I spent my summer teaching at the various Best Delegate Model UN Summer Programs and the experience provided several insightful lessons into contemporary Model UN. I’d like to share my biggest takeaways for individual delegates, for groups of delegates, and for the global Model UN community.
1. Individual Lesson: Confidence can be built
I knew confidence could be developed in people because I went through that process as a Model UN delegate myself; I started off as a shy delegate who’d visibly shake in front of an audience but eventually became confident enough to introduce Ban Ki-moon in front of 2,400 people in the General Assembly. What I wanted to learn was how to replicate that development process in a compacted schedule.
The Best Delegate Model UN Summer Programs had a strong emphasis on leadership development and we had the students get real with each other. Students went through exercises that helped them learn about their personal strengths and weaknesses as well as emotionally intense exercises that helped them develop a stronger sense of self and community. The result was that almost 100% of students reported an increase in confidence on their post-camp surveys.
2. Group Lesson: Model UN has a bullying problem
I had many opportunities to observe delegate behavior inside and outside of committee during the Summer Programs, and what all of our staff realized was that bullying is common across all of Model UN. Oftentimes, students are not cognizant that they are bullying others — sometimes this behavior is even encouraged when they see Power Delegates be rewarded for being a bully and in some situations the students are merely emulating the behavior of family and friends.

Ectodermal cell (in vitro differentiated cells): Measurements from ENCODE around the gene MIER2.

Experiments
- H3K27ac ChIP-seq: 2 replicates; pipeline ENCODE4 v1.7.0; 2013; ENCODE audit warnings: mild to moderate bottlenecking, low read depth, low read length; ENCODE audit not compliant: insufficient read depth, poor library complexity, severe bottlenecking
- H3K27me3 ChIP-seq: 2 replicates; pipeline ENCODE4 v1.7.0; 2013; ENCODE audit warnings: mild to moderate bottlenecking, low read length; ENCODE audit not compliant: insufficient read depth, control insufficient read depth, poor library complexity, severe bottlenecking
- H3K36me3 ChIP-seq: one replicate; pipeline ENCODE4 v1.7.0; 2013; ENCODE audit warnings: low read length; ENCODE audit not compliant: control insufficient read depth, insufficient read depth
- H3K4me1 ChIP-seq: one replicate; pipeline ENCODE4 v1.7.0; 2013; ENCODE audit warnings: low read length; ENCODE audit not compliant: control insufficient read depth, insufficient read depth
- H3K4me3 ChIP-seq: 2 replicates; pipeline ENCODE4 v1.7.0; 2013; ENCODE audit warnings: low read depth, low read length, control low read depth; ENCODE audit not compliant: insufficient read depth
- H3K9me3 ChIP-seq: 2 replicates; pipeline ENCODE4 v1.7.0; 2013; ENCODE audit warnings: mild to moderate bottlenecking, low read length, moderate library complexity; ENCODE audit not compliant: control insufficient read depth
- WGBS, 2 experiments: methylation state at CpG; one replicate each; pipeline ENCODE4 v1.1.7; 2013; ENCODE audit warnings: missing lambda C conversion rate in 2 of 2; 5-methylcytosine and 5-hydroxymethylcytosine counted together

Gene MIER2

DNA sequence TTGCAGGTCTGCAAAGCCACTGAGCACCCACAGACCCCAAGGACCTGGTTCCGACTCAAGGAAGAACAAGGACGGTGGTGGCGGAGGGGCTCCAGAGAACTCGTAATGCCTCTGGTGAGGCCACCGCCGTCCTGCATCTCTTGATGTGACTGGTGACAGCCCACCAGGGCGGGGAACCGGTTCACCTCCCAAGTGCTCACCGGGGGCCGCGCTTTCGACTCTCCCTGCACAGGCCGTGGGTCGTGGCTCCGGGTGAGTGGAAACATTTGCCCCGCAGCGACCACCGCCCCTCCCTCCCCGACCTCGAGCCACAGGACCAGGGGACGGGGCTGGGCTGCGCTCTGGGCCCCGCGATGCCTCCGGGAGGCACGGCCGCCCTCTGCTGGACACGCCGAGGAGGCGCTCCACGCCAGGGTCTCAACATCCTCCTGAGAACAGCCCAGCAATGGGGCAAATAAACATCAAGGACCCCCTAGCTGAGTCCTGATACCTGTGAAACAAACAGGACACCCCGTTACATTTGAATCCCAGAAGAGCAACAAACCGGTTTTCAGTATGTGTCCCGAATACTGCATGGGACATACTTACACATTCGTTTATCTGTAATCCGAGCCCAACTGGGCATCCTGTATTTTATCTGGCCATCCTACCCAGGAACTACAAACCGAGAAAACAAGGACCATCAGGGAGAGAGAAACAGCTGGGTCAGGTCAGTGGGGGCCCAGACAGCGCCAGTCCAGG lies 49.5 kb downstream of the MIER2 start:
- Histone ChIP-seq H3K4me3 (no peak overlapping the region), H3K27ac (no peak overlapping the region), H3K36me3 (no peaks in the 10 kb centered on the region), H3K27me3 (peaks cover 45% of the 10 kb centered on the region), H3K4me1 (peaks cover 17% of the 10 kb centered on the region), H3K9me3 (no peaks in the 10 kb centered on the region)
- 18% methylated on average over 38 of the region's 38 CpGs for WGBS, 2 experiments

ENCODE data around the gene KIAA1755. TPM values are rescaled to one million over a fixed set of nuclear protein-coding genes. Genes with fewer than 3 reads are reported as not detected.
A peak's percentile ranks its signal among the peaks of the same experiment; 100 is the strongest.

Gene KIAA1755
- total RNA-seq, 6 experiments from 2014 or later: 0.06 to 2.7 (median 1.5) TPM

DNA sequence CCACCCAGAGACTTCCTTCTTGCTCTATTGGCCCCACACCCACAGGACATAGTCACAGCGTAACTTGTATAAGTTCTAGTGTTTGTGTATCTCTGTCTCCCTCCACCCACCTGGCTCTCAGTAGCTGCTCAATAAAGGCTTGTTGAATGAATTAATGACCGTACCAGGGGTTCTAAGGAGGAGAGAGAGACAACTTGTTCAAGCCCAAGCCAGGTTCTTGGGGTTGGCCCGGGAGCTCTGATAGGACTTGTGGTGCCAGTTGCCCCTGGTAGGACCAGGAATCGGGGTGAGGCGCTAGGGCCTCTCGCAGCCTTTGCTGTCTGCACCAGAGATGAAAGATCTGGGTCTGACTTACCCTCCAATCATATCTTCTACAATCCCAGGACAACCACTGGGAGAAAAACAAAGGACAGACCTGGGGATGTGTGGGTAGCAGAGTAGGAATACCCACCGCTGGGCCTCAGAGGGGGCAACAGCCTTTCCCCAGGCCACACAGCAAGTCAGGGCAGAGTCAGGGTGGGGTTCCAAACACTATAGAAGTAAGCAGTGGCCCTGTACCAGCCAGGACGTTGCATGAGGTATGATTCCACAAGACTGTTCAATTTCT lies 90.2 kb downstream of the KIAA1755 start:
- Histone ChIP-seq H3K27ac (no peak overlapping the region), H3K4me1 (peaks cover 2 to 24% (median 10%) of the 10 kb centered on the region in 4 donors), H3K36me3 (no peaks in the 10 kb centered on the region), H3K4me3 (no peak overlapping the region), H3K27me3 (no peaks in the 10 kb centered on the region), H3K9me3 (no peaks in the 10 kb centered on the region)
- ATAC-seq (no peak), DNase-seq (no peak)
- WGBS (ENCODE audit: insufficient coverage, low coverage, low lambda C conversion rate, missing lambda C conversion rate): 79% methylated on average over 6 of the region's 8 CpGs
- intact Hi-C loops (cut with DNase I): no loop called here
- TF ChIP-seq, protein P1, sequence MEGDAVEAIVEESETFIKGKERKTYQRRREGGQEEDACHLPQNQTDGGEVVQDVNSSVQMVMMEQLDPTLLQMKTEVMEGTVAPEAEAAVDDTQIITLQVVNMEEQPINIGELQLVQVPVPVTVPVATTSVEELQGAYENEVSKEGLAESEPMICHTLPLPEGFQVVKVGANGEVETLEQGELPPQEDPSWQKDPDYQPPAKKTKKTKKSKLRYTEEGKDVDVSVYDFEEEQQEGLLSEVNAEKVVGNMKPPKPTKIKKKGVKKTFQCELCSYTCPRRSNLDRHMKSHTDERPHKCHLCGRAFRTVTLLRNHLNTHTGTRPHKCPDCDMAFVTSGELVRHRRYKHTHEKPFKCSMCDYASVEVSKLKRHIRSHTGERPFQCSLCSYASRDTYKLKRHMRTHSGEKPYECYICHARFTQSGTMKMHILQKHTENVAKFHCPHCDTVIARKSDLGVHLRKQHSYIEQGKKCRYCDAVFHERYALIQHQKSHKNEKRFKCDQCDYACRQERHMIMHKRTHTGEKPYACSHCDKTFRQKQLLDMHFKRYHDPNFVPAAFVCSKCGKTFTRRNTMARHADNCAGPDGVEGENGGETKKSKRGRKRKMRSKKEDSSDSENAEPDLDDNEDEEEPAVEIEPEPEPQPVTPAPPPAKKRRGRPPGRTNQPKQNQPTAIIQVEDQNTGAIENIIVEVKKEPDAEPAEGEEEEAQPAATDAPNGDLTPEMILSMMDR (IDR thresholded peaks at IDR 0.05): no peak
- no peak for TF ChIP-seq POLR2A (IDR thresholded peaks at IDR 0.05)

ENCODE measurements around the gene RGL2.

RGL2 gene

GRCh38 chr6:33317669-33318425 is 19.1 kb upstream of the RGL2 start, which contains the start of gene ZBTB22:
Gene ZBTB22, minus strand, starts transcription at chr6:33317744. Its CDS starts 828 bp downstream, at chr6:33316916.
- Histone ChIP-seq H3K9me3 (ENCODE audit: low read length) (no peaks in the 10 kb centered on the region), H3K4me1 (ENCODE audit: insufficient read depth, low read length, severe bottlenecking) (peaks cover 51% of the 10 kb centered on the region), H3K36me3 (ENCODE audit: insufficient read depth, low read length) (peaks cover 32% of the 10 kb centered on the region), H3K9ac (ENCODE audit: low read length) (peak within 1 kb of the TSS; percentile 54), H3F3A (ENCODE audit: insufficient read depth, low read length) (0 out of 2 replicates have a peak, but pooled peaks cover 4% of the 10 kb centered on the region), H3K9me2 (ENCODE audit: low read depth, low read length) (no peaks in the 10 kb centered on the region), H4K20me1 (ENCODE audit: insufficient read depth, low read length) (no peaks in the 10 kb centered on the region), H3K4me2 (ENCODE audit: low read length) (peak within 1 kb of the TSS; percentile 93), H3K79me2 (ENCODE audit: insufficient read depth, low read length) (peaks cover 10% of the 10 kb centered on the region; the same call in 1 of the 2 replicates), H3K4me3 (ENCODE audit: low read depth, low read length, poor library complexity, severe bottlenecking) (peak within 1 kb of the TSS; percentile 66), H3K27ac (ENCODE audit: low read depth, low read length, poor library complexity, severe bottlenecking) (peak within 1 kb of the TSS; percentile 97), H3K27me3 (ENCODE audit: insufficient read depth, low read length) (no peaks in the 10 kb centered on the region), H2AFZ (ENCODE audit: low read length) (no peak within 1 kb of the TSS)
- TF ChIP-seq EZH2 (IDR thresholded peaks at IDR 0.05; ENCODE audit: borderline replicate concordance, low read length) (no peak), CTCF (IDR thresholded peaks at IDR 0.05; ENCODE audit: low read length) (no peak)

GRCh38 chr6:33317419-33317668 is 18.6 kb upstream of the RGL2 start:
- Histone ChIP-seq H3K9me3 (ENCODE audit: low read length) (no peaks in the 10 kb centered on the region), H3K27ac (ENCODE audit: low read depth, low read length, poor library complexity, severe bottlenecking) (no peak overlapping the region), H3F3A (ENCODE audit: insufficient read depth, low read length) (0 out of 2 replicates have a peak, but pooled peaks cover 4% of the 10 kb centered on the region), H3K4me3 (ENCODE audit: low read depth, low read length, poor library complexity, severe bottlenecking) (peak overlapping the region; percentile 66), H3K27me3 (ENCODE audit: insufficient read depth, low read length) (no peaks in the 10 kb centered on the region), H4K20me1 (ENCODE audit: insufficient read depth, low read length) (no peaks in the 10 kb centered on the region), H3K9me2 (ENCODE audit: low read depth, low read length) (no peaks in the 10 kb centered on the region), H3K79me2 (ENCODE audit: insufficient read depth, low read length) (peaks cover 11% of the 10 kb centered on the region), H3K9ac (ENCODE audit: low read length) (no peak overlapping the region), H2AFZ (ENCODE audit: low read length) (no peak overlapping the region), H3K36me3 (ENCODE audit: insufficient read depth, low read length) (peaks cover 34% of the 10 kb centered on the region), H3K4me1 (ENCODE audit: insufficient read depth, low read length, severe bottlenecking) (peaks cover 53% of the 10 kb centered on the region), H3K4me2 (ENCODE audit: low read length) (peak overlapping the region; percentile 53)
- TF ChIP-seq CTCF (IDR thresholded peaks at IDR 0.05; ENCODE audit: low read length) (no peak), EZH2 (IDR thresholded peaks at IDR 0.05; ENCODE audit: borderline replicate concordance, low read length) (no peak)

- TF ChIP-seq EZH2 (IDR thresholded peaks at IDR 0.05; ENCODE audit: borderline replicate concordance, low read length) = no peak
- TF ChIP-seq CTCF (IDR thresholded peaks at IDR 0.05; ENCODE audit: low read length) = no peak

Our Summer Program addressed bullying with lessons on social dynamics, gender roles, the difference between Power Delegates and Best Delegates, through group feedback, and with individual feedback including some stern talks with delegates. Students are often taught skills and substance, but Model UN seems to be lacking in education on negative behaviors and styles. I personally think the issue of addressing bullying — a problem that delegates across all camps globally can relate to — will become a bigger crusade of mine as I become a better teacher of social dynamics and leadership in the future.
3. Global Lesson: Meta Learning through Rules of Procedure
We ran our Summer Programs using three different rules of procedure: North American procedure for all US-based camps, THIMUN procedure for most international camps, and United Nations procedure (newly rolled out by the UNDPI’s UN4MUN initiative) at the WFUNA Youth Camp Korea. Now that I have had a chance to directly compare and contrast the different rules of procedure, I have realized that the rules affect meta learning — how students learn to what to learn in Model UN. In other words, the different rules of procedure that we grow up in teach us different definitions of success in Model UN.
- North American procedure is mostly a negotiation game through unmoderated and moderated caucuses until a group of sponsors reach a 51% vote.
- THIMUN procedure emphasizes debate on the quality of solutions as delegates spend most of their committee time amending resolutions until a 51% vote.
- United Nations procedure focuses on building consensus through Informal Meetings until one resolution can be adopted by all countries with 100% non-disagreement (voting is frequently not necessary when consensus has been reached).
We’ll be presenting more about Meta Learning at the Qatar Leadership Conference. Practically, we’ll also continue to provide training in the two dominant rules of procedure as well as the new UN rules of procedure for organizations and conferences that wish to simulate the UN accurately. I personally think that each procedure teaches different valuable skills and that the best delegates should experience each one for a well-rounded Model UN education.